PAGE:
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Bible behind ‘cry out’ rape rule cited in E. Jean Carroll trial

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E. jean carroll trial

He raped me whether I screamed or not.”

So testified E. Jean Carroll in the civil case she has filed against Donald Trump for defamation and battery about why she didn’t cry out while being raped by him.

What Carroll and others may not realize is that the “cry out” rule used against rape victims is straight out of the bible.

During the trial, the former Elle advice columnist described the sexual assault in a dressing room at Bergdorf Goodman in New York City in the late 1990s. “I’m here because Donald Trump raped me and when I wrote about it, he lied and said it didn’t happen,” she said. Joe Tacopina, one of Trump’s attorneys, repeatedly pressed her about why she didn’t scream as the assault took place. She felt obligated to tell him, “I’m not a screamer.”

Carroll testified how she ran into Trump at the store, they engaged in lighthearted banter, he invited the advice columnist to advise him about a present for a woman friend, lured her to a dressing room in a deserted area of the department store, closed the door, pinned her against the wall and pulled down her tights.

“I was extremely confused,” Carroll testified, saying her adrenaline didn’t give her time to be afraid. She pushed him, stomped his foot, and hit him with her handbag. “I was pushing him back. I was almost too frightened to think. His fingers went into my vagina, which was extremely painful.” Then, he inserted his penis.

Carroll was finally able to use her knee to push Trump away, fleeing the dressing room and the store in a state of shock. She described blaming herself afterward. She confided in two friends, one that night, another colleague the next day. The colleague, Carol Martin, warned her never to talk about the rape or report it because Trump would “bury” her with his legal team. She testified that “I was frightened of Donald Trump. I thought he would retaliate and I was ashamed. I thought it was my fault.”

She further explained on the witness stand, “I was in too much of a panic to scream, I was fighting.” After Tacopina persisted in this line of questioning, she retorted, “One of the reasons why women don’t come forward is they are asked ‘Why didn’t you scream.’ It keeps women silent.”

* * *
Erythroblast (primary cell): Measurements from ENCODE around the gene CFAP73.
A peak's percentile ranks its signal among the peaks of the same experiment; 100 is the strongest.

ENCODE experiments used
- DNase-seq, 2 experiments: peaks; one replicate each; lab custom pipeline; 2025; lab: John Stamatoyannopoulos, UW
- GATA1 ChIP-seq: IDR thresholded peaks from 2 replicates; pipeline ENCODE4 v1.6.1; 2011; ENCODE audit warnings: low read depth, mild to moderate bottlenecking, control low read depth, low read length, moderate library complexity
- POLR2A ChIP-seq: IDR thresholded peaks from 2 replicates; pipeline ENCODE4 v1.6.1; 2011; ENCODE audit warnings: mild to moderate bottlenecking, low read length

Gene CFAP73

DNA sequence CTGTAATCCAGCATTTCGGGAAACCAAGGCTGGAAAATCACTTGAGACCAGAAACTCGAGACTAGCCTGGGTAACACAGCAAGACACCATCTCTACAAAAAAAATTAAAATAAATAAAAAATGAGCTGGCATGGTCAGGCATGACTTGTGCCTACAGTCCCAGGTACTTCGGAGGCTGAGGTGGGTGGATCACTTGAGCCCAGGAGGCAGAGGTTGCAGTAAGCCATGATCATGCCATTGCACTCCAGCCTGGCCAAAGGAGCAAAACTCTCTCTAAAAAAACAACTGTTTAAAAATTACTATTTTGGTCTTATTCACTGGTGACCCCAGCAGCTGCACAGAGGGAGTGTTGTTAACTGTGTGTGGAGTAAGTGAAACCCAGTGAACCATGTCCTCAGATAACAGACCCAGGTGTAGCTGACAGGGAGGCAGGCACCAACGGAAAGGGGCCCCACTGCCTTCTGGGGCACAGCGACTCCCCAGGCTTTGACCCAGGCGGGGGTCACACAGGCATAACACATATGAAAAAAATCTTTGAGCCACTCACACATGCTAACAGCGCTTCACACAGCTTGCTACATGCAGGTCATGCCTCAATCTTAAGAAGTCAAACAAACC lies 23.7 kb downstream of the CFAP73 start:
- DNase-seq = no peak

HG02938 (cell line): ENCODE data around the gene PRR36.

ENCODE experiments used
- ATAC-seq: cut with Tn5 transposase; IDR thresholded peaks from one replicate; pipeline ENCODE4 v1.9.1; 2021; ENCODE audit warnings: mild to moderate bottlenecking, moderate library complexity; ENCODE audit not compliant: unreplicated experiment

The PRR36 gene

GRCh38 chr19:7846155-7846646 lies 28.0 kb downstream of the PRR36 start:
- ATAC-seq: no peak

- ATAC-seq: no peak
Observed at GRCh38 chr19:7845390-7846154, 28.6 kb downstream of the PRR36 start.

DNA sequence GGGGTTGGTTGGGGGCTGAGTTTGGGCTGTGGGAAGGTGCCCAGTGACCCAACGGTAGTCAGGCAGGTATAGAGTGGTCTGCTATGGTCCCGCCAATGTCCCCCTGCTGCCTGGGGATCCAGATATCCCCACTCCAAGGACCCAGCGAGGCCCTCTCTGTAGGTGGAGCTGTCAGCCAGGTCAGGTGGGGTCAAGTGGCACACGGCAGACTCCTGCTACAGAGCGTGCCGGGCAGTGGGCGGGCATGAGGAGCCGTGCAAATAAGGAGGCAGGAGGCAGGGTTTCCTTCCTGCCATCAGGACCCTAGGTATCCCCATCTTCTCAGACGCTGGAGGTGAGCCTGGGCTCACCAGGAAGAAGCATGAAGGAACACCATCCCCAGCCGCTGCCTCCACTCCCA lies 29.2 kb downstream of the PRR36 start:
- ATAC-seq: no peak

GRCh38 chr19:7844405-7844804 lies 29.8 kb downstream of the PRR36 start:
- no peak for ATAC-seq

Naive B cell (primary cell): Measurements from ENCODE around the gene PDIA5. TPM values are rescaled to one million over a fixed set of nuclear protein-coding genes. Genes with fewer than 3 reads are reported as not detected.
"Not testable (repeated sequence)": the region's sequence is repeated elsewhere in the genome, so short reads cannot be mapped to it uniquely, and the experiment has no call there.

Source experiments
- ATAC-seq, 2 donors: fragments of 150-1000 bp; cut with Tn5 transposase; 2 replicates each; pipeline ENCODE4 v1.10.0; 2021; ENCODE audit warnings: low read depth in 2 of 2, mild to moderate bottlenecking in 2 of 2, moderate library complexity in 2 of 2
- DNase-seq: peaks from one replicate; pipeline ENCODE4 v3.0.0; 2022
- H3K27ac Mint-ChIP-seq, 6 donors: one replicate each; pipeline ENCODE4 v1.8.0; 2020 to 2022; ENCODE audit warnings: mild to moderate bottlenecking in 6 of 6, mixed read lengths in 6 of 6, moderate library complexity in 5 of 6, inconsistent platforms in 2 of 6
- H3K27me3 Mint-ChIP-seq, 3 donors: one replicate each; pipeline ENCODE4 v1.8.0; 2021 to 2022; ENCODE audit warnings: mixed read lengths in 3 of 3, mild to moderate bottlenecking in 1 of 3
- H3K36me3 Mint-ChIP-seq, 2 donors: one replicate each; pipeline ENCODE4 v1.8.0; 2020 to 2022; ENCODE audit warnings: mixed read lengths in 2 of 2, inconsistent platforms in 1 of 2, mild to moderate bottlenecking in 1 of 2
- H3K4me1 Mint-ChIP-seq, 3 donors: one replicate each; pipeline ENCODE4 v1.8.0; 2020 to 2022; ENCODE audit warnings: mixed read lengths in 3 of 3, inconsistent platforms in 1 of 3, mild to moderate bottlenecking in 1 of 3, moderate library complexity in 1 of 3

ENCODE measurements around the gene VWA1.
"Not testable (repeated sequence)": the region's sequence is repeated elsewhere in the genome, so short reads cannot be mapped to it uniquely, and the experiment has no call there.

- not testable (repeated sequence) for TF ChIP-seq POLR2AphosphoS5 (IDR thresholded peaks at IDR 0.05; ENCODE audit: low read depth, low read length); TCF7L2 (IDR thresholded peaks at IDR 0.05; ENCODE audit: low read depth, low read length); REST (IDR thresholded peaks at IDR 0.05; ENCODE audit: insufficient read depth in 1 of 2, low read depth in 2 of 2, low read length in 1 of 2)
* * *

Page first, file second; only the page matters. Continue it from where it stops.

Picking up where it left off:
It certainly does. And this presumption that a rape victim is lying unless someone hears her scream has its roots in the Mosaic law. The bible itself could be branded a rape manual, given its repeated injunctions that women are the spoils of war (see Deuteronomy 20:14, among many other such barbaric biblical orders). The Mosaic code specifies that if a virgin woman who is engaged is raped in the city, both she and her rapist shall be stoned until she die, “the damsel, because she cried not, being in the city; and the man, because he hath humbled his neighbor’s wife.” (Deuteronomy 22:23-24) In fact, the bible doesn’t acknowledge that a woman could even be raped in the city — there is no alternate law for a woman being attacked in the city who cries out.

But if this “bethrothed damsel,” as the King James Version puts it, is forced in the field, then only the man shall be put to death, because “the betrothed damsel cried, and there was none to save her.” (The bible’s charity to an unengaged rape victim is, unbelievably, to force her to marry her rapist. Deuteronomy 28-29)

Before rape law reform in the late 1970s and 1980s, many state laws contained some variation on this theme. The 17th-century legal villain at the heart of the Dobbs decision, Lord Matthew Hale, who Alito cited as precedent to ban abortion, also plays a role in this injustice. Hale, who promulgated the legal concept that a husband couldn’t rape his wife, and sentenced two women to death for being witches, likewise promulgated or popularized the legal test of “crying out.”

It was even present in the first documented rape trial in U.S. history, in 1793, according to New York Times contributing editor Jessica Bennett. In fact, that crime took place only a few blocks away from the federal courthouse where Carroll’s case is being heard. The enduring test is still getting rape cases thrown out or letting the accused go free, Bennett notes. How appalling that this biblical test is still invoked as a de facto requirement to believe rape victims.

“Freezing” in response to danger or a predator’s attack, such as deer or bunnies do, is a well-known phenomenon. “Freezing occurs when the amygdala — a crucial structure in the brain’s fear circuitry — detects an attack and signals the brainstem to inhibit movement. It happens in a flash, automatically and beyond conscious control,” as one neurobiologist explains. All too often, the idea that a rape victim must scream is one of the burdens placed on victims, notes Northwestern University Law Professor Deborah Tuerkheimer, author of Credible: Why We Doubt Accusers and Protect Abusers. This test also assumes someone is there to hear and is willing and able to rescue the victim.

In Carroll’s case, she said she was too busy rescuing herself. In any event, as Carroll finally told her interrogator: “I don’t need an excuse for not screaming.” Nor does anyone else.

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